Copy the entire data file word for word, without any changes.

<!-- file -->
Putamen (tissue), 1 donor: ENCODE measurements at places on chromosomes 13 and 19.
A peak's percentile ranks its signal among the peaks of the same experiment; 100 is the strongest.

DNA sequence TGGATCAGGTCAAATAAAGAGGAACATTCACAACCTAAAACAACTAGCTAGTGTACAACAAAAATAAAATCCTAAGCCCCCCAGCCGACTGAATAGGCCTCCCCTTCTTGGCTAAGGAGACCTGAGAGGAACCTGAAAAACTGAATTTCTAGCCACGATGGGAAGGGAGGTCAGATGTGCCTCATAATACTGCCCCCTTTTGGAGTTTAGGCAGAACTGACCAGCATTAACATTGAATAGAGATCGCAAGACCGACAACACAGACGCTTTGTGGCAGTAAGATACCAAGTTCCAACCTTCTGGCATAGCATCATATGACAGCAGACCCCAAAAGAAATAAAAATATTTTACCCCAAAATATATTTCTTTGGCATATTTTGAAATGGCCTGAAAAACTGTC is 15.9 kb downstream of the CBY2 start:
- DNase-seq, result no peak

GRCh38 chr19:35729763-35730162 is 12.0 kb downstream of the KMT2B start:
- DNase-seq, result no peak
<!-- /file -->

Putamen (tissue), 1 donor: ENCODE measurements at places on chromosomes 13 and 19.
A peak's percentile ranks its signal among the peaks of the same experiment; 100 is the strongest.

DNA sequence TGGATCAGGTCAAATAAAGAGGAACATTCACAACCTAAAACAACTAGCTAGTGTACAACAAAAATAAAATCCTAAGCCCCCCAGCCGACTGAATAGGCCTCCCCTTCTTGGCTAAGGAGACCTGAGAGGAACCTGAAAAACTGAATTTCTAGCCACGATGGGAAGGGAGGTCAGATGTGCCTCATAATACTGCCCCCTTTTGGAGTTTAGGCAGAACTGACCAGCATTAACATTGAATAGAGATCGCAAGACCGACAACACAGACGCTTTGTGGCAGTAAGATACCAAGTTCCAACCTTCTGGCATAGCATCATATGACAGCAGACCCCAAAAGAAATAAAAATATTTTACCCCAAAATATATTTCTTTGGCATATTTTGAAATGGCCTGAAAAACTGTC is 15.9 kb downstream of the CBY2 start:
- DNase-seq, result no peak

GRCh38 chr19:35729763-35730162 is 12.0 kb downstream of the KMT2B start:
- DNase-seq, result no peak